Information Infrastructure (IT): Although many digital technologies are already available, many operators are unable to use them because their use requires a well-developed IT infrastructure and well-trained staff. (MIT 2016).

Conservative management culture: The capital-intensive nature of the energy industry and concern for system stability and energy security have shaped a relatively conservative management culture. Energy companies in Poland may expect service companies and external suppliers to develop digital technologies instead of bearing the risks and costs associated with large-scale internal R&D programmes.


The digitalisation of the energy sector is a global trend which is becoming more and more concrete and brings measurable results. Admittedly, currently in Poland we are only at the beginning of implementing solutions in the field of Industry 4.0, and the level of robotisation of the economy is one of the lowest in Europe, but such factors as, in particular, lowering the costs of digital technologies may significantly accelerate the digital transformation. An essential element of the implementation of Industry 4.0 in Poland is the establishment of the Polish Industry Platform 4.0, which is to be a national integrator of digital industrial transformation.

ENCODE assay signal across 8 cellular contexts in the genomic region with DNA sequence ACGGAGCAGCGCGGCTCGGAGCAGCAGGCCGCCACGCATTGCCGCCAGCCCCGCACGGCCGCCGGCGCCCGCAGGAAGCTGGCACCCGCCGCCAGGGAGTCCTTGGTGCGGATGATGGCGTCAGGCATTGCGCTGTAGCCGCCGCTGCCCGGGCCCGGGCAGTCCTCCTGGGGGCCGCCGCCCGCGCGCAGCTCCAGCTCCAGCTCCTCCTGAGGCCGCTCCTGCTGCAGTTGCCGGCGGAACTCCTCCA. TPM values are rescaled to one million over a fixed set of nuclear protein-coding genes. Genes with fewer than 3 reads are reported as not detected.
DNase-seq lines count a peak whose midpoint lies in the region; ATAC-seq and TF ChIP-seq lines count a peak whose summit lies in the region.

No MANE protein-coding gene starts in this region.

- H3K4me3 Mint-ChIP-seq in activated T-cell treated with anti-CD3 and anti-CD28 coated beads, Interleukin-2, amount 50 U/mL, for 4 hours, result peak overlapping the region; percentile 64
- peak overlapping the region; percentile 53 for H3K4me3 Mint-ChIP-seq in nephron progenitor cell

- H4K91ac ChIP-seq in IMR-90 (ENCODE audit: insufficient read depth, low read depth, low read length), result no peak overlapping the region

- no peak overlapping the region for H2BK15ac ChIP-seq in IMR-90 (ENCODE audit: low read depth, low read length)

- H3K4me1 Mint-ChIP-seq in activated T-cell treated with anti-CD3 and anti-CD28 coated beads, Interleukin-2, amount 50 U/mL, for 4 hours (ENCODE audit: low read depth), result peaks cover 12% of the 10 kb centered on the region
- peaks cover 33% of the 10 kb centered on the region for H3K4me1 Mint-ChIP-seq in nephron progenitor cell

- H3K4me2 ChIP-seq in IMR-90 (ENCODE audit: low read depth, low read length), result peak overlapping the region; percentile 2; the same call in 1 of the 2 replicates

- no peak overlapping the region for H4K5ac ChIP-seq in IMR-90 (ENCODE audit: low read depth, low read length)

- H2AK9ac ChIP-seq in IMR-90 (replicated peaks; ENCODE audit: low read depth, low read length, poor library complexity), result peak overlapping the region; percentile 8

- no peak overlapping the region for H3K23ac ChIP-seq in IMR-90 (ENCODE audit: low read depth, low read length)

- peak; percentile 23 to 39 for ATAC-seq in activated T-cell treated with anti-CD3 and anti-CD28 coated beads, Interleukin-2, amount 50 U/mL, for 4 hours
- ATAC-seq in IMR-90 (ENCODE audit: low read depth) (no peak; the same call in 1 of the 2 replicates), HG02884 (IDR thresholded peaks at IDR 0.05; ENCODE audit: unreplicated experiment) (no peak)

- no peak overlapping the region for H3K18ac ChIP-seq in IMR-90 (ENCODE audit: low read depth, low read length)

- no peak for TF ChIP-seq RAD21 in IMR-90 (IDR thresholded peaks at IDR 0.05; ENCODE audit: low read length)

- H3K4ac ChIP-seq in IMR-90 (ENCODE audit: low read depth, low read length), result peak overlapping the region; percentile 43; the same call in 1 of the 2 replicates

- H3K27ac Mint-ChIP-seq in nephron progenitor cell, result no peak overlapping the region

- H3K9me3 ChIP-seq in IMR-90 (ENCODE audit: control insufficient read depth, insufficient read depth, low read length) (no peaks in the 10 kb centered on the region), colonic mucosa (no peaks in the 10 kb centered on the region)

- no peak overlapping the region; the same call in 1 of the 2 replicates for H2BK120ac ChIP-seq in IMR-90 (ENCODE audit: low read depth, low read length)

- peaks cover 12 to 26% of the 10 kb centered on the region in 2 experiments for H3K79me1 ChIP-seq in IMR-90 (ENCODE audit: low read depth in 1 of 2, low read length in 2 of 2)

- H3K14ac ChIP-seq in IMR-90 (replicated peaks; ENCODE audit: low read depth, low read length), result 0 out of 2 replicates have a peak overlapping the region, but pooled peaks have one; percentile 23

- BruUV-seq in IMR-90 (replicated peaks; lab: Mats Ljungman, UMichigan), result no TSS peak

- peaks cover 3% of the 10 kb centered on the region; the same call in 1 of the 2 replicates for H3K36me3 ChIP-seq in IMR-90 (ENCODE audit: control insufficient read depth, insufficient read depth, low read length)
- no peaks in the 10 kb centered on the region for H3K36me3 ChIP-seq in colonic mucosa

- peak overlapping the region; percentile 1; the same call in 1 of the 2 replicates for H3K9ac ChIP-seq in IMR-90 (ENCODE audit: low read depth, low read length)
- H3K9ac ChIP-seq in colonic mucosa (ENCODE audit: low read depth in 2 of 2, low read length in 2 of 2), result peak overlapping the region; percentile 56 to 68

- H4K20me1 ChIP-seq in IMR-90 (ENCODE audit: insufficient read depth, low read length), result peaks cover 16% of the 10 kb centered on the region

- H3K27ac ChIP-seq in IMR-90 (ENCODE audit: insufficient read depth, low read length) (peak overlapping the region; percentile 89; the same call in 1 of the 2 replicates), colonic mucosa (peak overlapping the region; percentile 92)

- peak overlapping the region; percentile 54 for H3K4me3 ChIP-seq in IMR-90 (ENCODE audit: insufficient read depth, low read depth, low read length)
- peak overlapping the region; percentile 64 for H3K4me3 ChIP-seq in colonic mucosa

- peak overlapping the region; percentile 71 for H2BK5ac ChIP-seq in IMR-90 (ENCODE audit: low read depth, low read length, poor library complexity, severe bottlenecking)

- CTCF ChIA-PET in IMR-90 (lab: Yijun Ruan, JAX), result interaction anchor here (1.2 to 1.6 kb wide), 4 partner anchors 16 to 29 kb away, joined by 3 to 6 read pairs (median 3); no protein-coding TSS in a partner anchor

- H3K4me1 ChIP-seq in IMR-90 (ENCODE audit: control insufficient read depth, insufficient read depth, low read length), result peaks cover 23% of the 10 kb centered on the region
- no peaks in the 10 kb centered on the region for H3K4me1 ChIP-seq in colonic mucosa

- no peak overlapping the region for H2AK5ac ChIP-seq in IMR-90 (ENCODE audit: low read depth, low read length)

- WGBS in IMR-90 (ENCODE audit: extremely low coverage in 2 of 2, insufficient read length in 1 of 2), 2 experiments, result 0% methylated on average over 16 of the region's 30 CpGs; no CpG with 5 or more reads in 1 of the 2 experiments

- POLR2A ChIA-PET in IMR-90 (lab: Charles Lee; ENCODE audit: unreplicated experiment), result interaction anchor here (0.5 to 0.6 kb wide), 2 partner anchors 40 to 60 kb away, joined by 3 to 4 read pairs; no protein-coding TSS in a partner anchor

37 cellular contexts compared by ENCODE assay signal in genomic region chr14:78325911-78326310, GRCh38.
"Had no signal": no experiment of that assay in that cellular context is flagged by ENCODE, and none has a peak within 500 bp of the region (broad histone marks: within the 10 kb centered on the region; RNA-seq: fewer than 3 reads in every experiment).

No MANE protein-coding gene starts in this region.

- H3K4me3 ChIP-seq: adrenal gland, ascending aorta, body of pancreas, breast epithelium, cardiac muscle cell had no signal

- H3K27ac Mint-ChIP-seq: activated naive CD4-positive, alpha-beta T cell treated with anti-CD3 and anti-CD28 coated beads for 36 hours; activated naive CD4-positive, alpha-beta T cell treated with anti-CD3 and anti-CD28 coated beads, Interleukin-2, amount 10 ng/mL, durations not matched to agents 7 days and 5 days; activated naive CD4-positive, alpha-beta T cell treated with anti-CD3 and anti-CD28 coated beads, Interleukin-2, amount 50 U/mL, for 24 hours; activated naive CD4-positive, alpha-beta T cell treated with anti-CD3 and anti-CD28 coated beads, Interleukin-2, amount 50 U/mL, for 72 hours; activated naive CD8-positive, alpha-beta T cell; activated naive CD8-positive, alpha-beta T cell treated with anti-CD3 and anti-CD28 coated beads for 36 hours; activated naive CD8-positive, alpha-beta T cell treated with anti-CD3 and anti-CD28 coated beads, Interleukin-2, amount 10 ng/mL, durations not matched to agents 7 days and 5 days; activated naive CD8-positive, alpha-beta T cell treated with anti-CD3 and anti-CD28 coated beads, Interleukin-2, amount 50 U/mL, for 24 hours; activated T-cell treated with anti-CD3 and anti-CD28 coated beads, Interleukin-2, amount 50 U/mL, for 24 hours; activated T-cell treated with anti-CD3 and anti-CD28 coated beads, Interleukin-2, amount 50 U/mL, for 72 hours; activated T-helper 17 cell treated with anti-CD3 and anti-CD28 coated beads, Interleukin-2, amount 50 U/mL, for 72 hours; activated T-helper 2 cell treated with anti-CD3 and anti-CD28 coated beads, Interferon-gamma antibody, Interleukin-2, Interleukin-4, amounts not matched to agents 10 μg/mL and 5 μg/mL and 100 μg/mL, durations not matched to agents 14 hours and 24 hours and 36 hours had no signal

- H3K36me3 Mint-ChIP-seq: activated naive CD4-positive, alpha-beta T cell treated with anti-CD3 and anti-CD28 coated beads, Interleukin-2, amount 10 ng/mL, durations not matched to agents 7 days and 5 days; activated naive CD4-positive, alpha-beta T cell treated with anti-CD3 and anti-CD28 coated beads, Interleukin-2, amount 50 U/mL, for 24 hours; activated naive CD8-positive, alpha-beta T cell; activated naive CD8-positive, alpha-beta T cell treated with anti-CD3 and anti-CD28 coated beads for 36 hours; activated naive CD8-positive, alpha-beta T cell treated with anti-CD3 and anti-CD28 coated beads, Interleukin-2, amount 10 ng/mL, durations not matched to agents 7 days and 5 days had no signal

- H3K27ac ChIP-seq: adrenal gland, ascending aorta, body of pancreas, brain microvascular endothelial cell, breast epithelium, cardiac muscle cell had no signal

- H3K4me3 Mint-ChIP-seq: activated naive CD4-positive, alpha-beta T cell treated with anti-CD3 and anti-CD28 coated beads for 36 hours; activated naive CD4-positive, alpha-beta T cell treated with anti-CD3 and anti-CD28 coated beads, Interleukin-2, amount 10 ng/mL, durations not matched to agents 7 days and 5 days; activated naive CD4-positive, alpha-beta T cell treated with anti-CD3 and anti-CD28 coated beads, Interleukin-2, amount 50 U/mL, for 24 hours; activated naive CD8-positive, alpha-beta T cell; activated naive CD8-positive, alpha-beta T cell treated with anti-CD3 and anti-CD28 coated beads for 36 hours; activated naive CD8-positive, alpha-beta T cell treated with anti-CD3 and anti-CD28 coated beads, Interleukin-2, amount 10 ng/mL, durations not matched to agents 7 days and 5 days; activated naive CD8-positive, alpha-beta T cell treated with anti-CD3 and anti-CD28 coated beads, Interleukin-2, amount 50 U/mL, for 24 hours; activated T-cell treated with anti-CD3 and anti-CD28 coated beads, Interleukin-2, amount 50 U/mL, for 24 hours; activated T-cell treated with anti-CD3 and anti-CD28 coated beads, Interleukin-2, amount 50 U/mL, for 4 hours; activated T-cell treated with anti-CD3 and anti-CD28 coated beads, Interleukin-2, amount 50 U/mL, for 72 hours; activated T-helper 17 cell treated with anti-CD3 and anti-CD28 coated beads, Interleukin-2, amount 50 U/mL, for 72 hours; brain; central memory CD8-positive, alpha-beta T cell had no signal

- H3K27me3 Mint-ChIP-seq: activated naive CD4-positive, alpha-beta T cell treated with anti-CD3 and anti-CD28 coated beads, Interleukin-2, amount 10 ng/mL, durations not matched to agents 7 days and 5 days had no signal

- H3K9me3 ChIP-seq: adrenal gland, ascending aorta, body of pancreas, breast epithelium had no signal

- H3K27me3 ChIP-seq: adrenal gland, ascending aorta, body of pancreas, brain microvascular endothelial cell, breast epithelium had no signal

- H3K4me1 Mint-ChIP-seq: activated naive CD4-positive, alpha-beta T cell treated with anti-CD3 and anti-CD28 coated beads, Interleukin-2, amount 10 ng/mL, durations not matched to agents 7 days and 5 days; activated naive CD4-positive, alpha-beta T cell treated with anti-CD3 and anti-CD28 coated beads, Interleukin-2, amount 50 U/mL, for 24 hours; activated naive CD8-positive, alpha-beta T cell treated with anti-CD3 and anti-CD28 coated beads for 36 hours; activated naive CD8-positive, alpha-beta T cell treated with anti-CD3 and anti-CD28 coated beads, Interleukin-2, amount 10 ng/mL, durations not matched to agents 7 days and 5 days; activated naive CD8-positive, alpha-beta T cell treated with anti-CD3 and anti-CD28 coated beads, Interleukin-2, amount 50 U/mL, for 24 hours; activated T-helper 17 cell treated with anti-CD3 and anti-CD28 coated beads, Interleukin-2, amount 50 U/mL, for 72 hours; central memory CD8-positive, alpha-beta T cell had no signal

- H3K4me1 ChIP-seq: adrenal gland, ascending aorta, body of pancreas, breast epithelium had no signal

Implementation of Industry 4.0 will allow for the adjustment of demand to the needs of the whole system in real time, which will allow for a more active role of customers in the system. Industry 4.0 also stresses the crucial importance of energy networks. Industry networks 4.0 will enable stable integration, monitoring, aggregation and control of a large number of individual power generation and consumption units. These assets can be large or small, e.g. a photovoltaic system on the roof of a house, a boiler on an industrial site or an electric vehicle.

As digitisation progresses, a highly interconnected system can emerge, blurring the distinction between traditional suppliers and consumers, and increasing opportunities to increase local energy trade and network services.

Source: Polish Energy Brief